We have been vocal critics of Buffalo Bills head coach Sean McDermott’s clock management in his time with the team. The end of the first half of Sunday’s Super Bowl is why we harp on this topic so much and it’s at least partially to blame for the San Francisco 49ers’ loss to the Kansas City Chiefs.
Let’s recap what 49ers head coach Kyle Shanahan decided was a good thing to do at the end of the first half. With 1:53 left in the half and the score tied at 10-10, the 49ers’ defense stopped the Chiefs’ offense on 3rd and 14. With three timeouts left in the holster, Shanahan let the clock run all the way down. After the KC punt, San Fran had the ball with 59 seconds left.
So why would you let the clock run down instead of giving your offense 48 more seconds to drive the length of the field?
”They had three timeouts, and it was 10 to 10. The last thing we’re going to do there is allow them to get the ball with three timeouts left, especially with their quarterback and the offensive speed, and go down and score before half,” Shanahan said after the game. ”Felt good at 10-10, especially with us starting with the ball [in the third quarter].”
He was scared. He didn’t trust his own offense to even get a first down to keep the ball away from Patrick Mahomes. This is precisely WHY you try to score more points at the end of the first half—because Mahomes is so good. You know that ten points isn’t going to beat an explosive offense, so you should, ya know, try to score more when you have a chance.
At this point in the game, the 49ers had drives of 57 yards and 80 yards. They had proven they could move the ball, and with 1:45 left and two timeouts after the punt, their entire play book would have been available if they played their cards right.
Instead, they needed to rely on a big play—and it actually happened! A 20-yard pass moved San Francisco to their own 45-yard line. BUT THERE WERE ONLY 20 SECONDS LEFT. No room for error anymore. A beautiful pass and catch to George Kittle was called back on offensive pass interference, and the scoring opportunity was gone. On 1st and 20 with six seconds left, they took a knee.
San Francisco had an opportunity to score twice without Kansas City even possessing the ball, but they let it slip away. After the half, they scored on two straight drives to push their lead to 10 with 18 minutes left to play.
Playing it safe against explosive offenses almost always bites you in the back side. Because they can score on any play or gain chunks of yardage in a single throw, your defense needs to be perfect and even great defenses can’t be perfect on every snap. What Shanahan was saying when he let the clock run down is “I don’t trust the offense to hold onto the ball and I don’t trust the defense to hold them if they don’t.”
McDermott pulled a similarly boneheaded move in the Snowvertime game played in December of 2017. With Buffalo’s season hanging in the balance, McDermott punted in overtime. The Bills needed a win and not a tie. Here’s part of what I wrote after the game:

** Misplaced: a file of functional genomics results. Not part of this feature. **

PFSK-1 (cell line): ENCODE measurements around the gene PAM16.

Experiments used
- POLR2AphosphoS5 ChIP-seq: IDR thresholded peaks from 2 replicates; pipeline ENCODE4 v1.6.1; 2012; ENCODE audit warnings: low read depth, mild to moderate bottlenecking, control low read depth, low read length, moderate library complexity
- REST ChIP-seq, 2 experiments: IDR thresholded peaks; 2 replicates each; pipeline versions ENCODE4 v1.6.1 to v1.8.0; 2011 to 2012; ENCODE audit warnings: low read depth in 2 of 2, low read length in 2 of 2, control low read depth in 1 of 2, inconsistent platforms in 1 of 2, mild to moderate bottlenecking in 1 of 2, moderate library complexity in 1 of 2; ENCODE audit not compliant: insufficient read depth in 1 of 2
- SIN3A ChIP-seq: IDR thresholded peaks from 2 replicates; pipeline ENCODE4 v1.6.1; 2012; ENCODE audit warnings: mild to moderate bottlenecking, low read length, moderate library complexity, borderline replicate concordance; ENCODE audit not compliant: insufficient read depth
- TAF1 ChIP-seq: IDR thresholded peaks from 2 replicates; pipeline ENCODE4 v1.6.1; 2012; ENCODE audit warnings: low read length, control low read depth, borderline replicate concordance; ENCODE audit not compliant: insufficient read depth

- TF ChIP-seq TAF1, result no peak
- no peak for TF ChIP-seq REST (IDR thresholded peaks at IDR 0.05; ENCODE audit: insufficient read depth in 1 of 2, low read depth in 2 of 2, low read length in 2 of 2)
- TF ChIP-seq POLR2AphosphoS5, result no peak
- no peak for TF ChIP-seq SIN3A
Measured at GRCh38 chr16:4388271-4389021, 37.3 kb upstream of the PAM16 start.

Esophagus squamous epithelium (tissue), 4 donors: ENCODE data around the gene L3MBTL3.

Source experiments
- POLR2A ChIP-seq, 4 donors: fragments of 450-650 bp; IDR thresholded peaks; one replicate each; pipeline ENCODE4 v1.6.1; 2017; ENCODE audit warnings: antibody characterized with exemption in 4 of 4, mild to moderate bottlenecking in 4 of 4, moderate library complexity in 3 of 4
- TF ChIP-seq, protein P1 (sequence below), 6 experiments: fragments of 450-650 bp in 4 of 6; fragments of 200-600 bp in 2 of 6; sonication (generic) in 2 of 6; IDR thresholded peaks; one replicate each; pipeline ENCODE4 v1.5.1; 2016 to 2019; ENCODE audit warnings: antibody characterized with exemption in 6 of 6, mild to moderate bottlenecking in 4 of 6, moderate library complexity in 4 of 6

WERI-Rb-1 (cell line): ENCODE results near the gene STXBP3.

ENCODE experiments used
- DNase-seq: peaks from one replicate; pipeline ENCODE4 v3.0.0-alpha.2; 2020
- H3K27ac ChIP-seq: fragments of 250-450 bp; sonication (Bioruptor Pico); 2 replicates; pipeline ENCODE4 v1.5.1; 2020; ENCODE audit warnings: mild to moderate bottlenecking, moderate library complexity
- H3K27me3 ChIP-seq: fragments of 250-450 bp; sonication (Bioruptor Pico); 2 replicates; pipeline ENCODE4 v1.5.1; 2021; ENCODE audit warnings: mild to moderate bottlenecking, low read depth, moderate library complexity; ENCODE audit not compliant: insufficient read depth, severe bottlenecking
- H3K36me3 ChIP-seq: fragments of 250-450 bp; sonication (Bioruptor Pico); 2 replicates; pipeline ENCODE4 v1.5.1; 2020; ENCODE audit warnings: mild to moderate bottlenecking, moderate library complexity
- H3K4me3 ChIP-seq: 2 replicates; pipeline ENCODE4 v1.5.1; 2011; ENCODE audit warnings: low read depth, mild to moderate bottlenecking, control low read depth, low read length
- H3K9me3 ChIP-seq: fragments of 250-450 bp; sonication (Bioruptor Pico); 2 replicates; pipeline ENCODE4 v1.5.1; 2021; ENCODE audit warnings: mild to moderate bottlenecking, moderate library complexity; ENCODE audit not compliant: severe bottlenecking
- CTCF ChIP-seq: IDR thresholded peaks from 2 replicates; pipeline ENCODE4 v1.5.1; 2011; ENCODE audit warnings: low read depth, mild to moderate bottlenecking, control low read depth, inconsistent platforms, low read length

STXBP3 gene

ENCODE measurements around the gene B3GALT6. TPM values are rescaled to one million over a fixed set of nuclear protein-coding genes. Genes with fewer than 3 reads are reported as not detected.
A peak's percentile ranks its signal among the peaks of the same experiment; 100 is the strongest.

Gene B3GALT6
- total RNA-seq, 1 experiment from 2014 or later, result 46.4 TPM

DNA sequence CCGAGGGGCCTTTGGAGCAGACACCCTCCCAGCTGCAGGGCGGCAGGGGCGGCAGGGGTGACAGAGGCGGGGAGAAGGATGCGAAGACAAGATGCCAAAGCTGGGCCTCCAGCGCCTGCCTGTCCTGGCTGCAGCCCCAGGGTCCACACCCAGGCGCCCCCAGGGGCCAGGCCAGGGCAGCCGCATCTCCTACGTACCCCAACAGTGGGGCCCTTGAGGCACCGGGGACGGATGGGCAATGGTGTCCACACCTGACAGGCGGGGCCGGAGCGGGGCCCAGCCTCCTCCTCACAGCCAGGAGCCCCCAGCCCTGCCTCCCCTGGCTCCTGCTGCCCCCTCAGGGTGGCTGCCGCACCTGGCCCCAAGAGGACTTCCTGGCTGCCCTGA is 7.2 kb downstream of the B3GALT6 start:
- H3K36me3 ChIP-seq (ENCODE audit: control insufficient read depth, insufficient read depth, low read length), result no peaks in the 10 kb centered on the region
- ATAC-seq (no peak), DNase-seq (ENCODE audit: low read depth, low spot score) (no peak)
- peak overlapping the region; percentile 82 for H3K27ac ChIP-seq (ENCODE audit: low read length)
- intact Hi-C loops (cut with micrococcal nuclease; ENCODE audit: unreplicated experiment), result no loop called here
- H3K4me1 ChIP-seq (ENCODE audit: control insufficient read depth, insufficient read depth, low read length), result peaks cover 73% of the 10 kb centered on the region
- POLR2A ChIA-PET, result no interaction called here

There is no doubt that the decision to punt to a team that had just held the ball for almost 11 minutes of the fourth quarter with only 4:07 remaining in overtime was the wrong one. McDermott, a first-year, first-time head coach got lucky and so did his team. Again, the Colts didn’t need to score to ruin Buffalo’s season. All they had to do was keep running the ball and kill clock.
The Bills’ coach learned from this and has become likelier to go for it than not in similar situations. McDermott was better about this in 2019. He understood that his defense is really talented and if the offense stumbles, the defense can pick them up. He went for it plenty of times on 4th and short and the offense rewarded them for the most part. His growth mindset is paying off, but it’s still not perfect.
In the Wild Card game against the Houston Texans, McDermott said he wanted to be aggressive at the end of the first half, but then they inexplicably blew it. Starting with five minutes left, the Bills moved the ball into Houston territory. With 1:17 left in the second quarter at the edge of kicker Stephen Hauschka’s range, they gained six yards on 2nd and 8 but let 40 seconds run off the clock. They converted the 3rd and 2 on the following play and called timeout with 30 seconds left. The next call was unbelievable.
A one-yard run to Frank Gore took 15 seconds off the clock before they could spike the ball. A long throw to Duke Williams was incomplete on third down and they kicked a field goal with nine seconds left on the clock. Instead of three shots at the end zone, the Bills managed one.
I’m not bringing this up to be critical again, but to show that—for his growth—McDermott and his team still have some work to do on situational football. Hopefully if McDermott is ever in the same situation as Shanahan, he’ll know to take his timeout to give his offense time to score. Hopefully if he needs to win a game, he doesn’t punt with four minutes left in a game where the team is running the ball down your throat. Hopefully if he’s ever in the same situation on 1st and 10 on the opponent’s 23 with 30 seconds and no timeouts, he doesn’t let the offensive coordinator hand it to his 36-year-old, between-the-tackles running back.